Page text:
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Hopewell Museum

John Edwards

Marker #1722, “John Edwards, 1748-1837, ” Paris, Courthouse lawn, US 27 & 68.

Historical Marker #1722 in Paris gives credit to the many accomplishments of John Edwards, outlining his contribution to the founding of the state of Kentucky, and his prominence in early Bourbon County history. The Kentucky Encyclopedia adds that he was born in Stafford County, Virginia, and after 1780 and his move to Kentucky, he accumulated about 23,000 acres.

John Edwards’ Revolutionary War service is described in his petition for a pension under the Pension Act of 1832. The document is in the Cape Girardeau County, Missouri Archives Center in Jackson, Missouri. Edwards was 83 when he swore before the court that in 1775 he volunteered in Virginia and was Ensign under Captain John Fristo’s company. In 1776 he became a captain in a militia company assigned to guard the exposed frontier of Virginia until in 1779 he went to Kentucky. He served under George Rogers Clark where he was a Commissary General supplying troops and defending the frontier. His petition for a pension was recorded in Cape Girardeau Court in 1833, but the pension board denied his claim.

Information on this marker and other sources indicates that he died in Bourbon County KY. It is now clear that he left Kentucky around 1803. He was having problems paying his debts, and in his request for his pension, he refers to bankruptcy proceedings in 1804. In 1800 he deeded WestWood , his home and 400 acres, to his wife and children [Bourbon Co, KY Deed Book E : 373], and proceeded to sell as much of his property as he could to satisfy his creditors. [See the notice in the Kentucky Gazette.] He went to Missouri and lived there until his death in 1833. His will was recorded in Cape Girardeau County, Missouri in Book B, pages 110-111, 17 Sep 1832. In his will he left one-fourth of his land to one of his daughters, Jane Beall; one-fourth to his son John Jr; and the other half to “Preciller Johnson and her children.” After all debts are paid all the rest is to be divided equally between “Preciller” and her children which I have adopted as mine.” He goes on to say that at his death, all slaves he might own would be free from bondage: I “do hereby [immancipate] them fully and freely and forever and their children after them;…”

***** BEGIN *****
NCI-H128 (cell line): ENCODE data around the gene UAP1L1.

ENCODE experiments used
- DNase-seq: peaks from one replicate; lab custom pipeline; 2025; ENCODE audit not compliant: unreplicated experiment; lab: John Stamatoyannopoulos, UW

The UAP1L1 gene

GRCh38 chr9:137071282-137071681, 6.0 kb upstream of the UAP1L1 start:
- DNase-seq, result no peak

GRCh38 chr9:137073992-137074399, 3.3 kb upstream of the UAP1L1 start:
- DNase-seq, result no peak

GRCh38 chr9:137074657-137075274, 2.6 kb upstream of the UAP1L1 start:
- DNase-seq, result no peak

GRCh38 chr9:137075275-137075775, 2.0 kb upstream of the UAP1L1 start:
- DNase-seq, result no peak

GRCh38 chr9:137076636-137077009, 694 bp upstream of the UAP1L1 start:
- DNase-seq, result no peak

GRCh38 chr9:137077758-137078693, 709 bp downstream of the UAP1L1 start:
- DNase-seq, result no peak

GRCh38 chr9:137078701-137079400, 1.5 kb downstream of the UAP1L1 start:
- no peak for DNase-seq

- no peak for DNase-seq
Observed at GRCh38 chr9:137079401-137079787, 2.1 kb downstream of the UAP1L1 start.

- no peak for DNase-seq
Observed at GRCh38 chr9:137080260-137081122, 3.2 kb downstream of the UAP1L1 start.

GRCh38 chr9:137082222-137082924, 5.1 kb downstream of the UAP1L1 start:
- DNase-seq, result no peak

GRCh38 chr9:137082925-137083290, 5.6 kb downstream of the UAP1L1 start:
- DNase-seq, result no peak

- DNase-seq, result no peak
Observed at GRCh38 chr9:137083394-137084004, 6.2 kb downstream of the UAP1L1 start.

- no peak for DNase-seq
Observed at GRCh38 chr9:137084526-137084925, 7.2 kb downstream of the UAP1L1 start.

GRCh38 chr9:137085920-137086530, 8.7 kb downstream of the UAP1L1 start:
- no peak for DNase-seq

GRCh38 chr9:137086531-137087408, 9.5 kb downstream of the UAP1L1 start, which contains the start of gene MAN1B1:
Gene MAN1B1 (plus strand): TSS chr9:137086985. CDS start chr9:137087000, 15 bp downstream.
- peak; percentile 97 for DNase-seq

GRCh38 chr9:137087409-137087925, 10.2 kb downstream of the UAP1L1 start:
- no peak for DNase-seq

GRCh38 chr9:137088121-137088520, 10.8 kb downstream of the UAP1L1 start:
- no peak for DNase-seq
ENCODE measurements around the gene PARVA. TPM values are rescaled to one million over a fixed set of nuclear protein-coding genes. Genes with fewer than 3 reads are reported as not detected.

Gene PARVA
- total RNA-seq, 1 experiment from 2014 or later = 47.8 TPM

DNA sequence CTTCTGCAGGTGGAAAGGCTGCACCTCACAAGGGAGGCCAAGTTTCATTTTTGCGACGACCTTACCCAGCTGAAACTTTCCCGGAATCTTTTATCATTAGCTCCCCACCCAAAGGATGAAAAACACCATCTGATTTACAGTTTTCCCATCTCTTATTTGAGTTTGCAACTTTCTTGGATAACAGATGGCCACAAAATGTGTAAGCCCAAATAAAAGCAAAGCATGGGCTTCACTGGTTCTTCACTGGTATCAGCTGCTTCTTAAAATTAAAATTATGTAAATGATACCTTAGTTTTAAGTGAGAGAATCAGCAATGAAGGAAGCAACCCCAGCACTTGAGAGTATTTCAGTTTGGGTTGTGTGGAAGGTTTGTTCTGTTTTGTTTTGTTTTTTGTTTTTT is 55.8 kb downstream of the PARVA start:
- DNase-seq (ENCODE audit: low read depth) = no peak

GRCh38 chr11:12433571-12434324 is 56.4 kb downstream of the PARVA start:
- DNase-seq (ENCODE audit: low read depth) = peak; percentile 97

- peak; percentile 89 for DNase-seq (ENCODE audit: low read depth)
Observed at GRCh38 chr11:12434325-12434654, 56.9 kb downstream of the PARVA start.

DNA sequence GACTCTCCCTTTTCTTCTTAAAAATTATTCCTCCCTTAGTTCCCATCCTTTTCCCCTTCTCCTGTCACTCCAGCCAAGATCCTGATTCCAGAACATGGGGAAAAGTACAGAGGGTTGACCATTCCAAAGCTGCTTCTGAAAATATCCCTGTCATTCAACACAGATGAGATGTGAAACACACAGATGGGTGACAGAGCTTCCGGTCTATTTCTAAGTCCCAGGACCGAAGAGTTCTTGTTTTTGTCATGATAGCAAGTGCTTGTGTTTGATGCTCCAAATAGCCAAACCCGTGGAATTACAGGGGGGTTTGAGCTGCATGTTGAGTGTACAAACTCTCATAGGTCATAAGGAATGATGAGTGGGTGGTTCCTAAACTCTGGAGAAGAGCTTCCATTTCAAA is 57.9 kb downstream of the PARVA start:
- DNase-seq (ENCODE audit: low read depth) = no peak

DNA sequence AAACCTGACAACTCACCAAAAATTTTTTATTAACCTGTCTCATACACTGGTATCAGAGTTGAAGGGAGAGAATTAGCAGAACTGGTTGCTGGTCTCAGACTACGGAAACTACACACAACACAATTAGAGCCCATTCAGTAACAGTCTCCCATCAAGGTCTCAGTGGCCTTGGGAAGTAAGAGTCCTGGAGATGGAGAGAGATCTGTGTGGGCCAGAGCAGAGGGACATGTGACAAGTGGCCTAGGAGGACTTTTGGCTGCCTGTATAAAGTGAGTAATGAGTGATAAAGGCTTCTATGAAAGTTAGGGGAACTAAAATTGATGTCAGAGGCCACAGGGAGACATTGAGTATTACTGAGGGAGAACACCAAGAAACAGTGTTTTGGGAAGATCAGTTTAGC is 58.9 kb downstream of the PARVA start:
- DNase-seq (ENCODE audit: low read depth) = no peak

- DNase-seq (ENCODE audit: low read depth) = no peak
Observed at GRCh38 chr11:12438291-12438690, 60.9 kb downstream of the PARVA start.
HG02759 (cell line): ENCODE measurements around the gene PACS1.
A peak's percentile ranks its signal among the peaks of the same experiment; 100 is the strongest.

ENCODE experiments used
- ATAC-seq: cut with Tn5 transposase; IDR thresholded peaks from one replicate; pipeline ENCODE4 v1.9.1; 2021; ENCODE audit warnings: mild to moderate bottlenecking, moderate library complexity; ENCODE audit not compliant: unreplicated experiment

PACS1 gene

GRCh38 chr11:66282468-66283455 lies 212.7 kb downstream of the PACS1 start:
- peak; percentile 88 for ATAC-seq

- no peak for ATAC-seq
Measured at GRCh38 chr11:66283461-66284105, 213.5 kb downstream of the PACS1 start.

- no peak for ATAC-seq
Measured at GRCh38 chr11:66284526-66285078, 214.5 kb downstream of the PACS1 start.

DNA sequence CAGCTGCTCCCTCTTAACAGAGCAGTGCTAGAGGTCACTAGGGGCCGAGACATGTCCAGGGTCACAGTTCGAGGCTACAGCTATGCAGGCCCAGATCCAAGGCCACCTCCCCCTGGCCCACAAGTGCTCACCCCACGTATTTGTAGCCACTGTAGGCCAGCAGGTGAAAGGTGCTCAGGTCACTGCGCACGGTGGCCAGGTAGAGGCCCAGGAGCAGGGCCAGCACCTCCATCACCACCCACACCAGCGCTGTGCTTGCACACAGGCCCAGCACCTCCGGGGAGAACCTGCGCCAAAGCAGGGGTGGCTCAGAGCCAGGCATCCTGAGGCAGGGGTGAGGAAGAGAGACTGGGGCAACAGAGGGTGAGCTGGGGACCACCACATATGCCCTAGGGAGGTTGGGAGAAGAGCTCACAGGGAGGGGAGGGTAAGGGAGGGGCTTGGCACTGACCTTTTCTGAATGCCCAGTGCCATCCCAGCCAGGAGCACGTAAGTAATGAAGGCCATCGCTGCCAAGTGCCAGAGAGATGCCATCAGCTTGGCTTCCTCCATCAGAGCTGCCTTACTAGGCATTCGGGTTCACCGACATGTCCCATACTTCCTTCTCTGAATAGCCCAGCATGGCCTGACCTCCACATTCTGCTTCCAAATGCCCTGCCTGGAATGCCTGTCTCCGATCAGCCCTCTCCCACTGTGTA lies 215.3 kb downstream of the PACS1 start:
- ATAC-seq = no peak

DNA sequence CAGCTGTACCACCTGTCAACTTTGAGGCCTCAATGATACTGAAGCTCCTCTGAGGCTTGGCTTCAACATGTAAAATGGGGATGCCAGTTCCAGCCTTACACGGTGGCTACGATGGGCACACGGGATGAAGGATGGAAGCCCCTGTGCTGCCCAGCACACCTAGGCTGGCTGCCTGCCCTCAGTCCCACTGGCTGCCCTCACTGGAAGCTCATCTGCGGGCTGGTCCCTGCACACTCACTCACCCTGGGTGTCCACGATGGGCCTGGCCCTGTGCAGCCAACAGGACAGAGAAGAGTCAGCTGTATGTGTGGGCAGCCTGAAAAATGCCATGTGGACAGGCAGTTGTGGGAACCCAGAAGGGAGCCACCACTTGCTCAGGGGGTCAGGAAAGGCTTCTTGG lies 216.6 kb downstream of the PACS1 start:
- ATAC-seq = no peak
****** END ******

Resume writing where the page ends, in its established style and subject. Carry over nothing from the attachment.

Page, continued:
Priscilla Johnson was enslaved by John Edwards until he sold her to a friend in 1799, [Mason Co, KY Deed Book B : 425] and a few days later, the friend filed her emancipation papers in Mason Co, Kentucky [Mason Co, KY Deed Book B: 426]. In the Missouri deeds, she is described as a free woman of color. In a deed in 1817 in Missouri [Cape Girardeau Co, MO Deed Book D: 183] she authorized him as guardian for her children and to act in her defense. That same year he was appointed as her attorney in fact to transact all her business, and as guardian of her children.

In Kentucky, very little is known about his life in Missouri from 1804 until his death in 1833. His death date in Missouri was noted when his will was recorded.